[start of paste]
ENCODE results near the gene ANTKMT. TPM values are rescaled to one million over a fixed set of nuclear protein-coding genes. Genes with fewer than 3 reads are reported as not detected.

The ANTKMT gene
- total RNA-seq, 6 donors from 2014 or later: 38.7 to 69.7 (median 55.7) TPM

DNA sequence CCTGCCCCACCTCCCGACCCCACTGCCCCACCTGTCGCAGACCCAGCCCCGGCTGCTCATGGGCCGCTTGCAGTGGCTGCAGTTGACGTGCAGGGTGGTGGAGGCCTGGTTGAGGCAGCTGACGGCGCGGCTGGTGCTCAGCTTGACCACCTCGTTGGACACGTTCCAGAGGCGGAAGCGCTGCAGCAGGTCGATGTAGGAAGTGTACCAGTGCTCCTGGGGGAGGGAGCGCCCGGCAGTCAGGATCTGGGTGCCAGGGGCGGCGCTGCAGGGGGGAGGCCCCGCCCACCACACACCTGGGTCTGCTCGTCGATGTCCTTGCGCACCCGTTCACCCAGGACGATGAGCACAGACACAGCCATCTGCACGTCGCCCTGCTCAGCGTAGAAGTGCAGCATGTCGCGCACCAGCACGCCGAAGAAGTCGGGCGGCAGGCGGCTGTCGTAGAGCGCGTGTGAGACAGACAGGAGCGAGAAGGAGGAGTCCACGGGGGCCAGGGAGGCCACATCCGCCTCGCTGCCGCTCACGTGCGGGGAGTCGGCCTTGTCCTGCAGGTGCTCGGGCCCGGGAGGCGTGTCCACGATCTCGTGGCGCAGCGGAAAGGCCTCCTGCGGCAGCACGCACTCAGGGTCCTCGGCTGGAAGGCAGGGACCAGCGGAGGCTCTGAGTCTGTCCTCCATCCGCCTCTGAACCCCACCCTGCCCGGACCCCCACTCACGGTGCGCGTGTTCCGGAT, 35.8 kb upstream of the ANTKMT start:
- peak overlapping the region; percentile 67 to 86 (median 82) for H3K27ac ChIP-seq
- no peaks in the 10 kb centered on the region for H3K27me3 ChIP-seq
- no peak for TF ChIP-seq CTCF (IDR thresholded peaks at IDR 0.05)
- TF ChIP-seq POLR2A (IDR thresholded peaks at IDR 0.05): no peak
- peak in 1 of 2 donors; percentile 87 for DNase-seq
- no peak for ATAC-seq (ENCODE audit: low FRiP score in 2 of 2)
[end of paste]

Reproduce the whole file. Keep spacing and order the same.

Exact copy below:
ENCODE results near the gene ANTKMT. TPM values are rescaled to one million over a fixed set of nuclear protein-coding genes. Genes with fewer than 3 reads are reported as not detected.

The ANTKMT gene
- total RNA-seq, 6 donors from 2014 or later: 38.7 to 69.7 (median 55.7) TPM

DNA sequence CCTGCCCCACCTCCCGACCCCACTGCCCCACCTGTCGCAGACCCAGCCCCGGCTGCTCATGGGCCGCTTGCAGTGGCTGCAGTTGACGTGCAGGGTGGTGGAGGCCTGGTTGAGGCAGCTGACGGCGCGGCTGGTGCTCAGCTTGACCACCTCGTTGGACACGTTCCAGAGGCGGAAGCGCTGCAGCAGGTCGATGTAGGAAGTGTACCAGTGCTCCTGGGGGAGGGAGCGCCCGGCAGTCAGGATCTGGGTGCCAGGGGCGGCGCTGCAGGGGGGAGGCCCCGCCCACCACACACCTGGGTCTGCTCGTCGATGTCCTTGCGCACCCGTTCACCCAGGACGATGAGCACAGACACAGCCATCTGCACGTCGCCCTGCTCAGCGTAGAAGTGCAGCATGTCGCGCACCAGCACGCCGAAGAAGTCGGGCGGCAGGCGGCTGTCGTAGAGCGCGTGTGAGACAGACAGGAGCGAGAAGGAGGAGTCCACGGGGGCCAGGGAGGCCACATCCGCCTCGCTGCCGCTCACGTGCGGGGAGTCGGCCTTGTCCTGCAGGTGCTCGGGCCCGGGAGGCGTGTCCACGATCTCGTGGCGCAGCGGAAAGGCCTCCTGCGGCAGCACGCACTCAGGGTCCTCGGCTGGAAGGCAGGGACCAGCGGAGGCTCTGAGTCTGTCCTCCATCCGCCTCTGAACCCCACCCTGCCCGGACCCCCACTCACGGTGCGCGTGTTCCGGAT, 35.8 kb upstream of the ANTKMT start:
- peak overlapping the region; percentile 67 to 86 (median 82) for H3K27ac ChIP-seq
- no peaks in the 10 kb centered on the region for H3K27me3 ChIP-seq
- no peak for TF ChIP-seq CTCF (IDR thresholded peaks at IDR 0.05)
- TF ChIP-seq POLR2A (IDR thresholded peaks at IDR 0.05): no peak
- peak in 1 of 2 donors; percentile 87 for DNase-seq
- no peak for ATAC-seq (ENCODE audit: low FRiP score in 2 of 2)